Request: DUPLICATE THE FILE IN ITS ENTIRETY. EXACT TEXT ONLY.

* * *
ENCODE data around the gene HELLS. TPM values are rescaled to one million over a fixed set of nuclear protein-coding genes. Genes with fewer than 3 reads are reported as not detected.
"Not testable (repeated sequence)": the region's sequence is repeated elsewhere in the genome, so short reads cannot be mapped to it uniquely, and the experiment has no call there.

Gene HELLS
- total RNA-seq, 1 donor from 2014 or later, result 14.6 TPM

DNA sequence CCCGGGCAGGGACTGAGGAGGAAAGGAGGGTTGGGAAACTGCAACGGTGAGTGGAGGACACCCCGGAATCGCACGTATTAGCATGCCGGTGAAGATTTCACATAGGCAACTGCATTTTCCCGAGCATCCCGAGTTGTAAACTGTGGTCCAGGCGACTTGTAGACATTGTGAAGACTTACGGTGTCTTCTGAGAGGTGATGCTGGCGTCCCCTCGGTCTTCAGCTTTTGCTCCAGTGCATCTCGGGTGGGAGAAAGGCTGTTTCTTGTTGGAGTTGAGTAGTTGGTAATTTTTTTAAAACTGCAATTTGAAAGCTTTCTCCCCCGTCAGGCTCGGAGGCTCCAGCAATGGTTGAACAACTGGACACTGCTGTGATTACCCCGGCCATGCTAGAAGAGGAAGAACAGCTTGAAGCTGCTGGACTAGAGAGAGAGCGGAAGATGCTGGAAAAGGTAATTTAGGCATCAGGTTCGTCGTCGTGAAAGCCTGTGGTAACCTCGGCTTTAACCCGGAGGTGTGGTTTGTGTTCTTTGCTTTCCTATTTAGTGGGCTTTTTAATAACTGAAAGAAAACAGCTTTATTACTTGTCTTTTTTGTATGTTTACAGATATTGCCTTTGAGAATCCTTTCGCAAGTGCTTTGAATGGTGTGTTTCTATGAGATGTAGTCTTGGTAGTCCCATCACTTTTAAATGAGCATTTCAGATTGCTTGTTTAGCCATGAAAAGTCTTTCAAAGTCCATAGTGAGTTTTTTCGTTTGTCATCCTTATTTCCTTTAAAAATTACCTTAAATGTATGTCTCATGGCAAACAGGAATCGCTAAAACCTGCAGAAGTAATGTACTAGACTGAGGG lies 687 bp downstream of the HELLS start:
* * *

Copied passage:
ENCODE data around the gene HELLS. TPM values are rescaled to one million over a fixed set of nuclear protein-coding genes. Genes with fewer than 3 reads are reported as not detected.
"Not testable (repeated sequence)": the region's sequence is repeated elsewhere in the genome, so short reads cannot be mapped to it uniquely, and the experiment has no call there.

Gene HELLS
- total RNA-seq, 1 donor from 2014 or later, result 14.6 TPM

DNA sequence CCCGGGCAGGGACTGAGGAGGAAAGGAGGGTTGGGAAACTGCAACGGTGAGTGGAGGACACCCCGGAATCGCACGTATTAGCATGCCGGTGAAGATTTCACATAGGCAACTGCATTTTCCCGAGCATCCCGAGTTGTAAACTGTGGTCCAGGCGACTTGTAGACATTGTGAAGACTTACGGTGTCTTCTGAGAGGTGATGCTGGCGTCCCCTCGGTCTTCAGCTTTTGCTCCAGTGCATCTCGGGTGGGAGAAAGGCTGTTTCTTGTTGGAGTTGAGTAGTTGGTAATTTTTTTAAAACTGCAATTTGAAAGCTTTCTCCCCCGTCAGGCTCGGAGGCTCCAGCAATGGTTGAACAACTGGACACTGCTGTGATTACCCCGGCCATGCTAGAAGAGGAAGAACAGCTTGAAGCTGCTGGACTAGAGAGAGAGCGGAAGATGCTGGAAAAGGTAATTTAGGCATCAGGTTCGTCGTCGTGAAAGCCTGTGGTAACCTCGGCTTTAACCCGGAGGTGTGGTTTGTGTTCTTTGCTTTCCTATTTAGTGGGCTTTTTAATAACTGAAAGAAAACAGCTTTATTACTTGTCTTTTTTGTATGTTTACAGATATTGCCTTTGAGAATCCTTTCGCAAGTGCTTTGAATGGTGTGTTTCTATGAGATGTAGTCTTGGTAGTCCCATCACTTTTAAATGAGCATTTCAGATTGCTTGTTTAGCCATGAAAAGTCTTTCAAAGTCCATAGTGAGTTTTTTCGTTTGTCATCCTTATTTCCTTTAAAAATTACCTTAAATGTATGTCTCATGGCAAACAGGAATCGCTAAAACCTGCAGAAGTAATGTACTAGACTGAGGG lies 687 bp downstream of the HELLS start: